Addressing issues of trademark infringement and breaches of various fiduciary duties, the U.S. Court of Appeals for the Eleventh Circuit affirmed the district court, holding the unauthorized use of a trademark by a retailer was not attributable to the distributor of the product. Optimum Technologies, Inc. v. Henkel Consumer Adhesives, Inc., 496 F.3d 1231 (11th Cir., Aug. 22, 2007) (Birch, J.).
Optimum manufactured a two-sided adhesive product to prevent slippage of rugs and mats on various surfaces. Optimum had the trademark for “Lok-Lift” in connection with the product. Henkel Consumer Adhesives (HCA) was a distributor of a number of consumer goods to various retailers such as Home Depot and Lowe’s. The parties agreed that HCA would distribute Optimum’s “Lok-Lift” product to its retailers.
The parties’ relationship was “uneventful” between 1994 and 1998, but HCA began internally developing its own adhesive carpet tape product called “Hold-It.” In 2002, without informing Optimum, HCA began replacing the “Lok-Lift” product at its retailers with its new “Hold-It” product. HCA used similar packaging for its replacement “Hold-It” product and continued to feature the “Lok-Lift” product on its website. Many of the retailers believed that the “Hold-It” product was simply a new version of the “Lok-Lift” product. Thus, in many instances, retailers confusingly used the products, often placing the defendant’s “Hold-It” product on shelves labeled for plaintiff’s “Lok-Lift” product. Optimum contended this created a likelihood of confusion attributable to defendant under 15 U.S.C. § 1114(1)(a).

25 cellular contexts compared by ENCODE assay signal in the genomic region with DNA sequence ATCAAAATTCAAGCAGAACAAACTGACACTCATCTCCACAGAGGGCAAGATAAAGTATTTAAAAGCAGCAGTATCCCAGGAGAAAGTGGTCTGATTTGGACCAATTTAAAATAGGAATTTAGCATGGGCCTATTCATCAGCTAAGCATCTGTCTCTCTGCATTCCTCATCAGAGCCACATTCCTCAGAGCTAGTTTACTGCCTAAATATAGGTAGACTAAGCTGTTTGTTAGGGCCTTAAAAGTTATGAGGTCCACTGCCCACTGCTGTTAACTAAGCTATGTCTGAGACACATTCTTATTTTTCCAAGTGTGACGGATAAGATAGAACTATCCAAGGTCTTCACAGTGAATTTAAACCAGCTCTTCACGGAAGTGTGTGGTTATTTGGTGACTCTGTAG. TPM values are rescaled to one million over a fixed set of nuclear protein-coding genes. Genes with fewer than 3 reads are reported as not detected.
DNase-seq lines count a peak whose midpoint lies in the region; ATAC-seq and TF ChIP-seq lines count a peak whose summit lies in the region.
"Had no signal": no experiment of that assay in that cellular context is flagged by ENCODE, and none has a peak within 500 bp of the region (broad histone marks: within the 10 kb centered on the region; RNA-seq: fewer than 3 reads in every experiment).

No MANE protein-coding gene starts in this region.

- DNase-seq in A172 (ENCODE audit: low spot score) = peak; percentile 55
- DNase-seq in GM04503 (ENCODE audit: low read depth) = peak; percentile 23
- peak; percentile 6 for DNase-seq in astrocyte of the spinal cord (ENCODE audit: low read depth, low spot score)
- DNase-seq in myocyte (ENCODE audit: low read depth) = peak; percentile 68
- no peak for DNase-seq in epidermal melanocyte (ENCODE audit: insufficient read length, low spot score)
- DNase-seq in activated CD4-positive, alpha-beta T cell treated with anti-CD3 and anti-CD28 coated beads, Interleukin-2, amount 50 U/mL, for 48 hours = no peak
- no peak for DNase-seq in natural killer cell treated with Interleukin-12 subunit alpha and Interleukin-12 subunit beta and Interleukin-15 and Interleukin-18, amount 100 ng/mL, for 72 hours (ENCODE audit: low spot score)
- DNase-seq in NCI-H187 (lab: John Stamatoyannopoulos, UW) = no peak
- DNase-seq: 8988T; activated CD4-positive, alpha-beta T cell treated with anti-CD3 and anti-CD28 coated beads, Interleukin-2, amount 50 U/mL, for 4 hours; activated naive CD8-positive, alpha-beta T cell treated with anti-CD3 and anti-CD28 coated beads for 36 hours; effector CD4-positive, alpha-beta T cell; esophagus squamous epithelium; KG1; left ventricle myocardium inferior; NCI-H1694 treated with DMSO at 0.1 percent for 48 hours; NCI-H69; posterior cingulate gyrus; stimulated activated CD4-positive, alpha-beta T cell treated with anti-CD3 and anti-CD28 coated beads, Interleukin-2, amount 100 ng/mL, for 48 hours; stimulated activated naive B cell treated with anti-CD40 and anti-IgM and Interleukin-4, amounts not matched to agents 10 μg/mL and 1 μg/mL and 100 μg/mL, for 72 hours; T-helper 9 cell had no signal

The Eleventh Circuit held that the “pivotal question” was whether the retailers’ confusing uses were attributable to HCA, the distributor. The court affirmed the district court’s ruling that HCA did not “use” the plaintiff’s mark at the retail level, so the plaintiff failed to support the “use” requirement of a trademark infringement claim under § 1114(1)(a) or an unfair competition claim under § 1125(a). The Court determined that the defendant never used the plaintiff’s mark since the retailers were the only “users” of the product. The Court held that “[a]ny alleged confusion in this case, even if present, was not directly attributable to HCA, the alleged infringer.” The Court also declined to consider the plaintiff’s belated allegation of contributory infringement, since it was not pled and “there is no separate statutory provision for contributory trademark infringement.”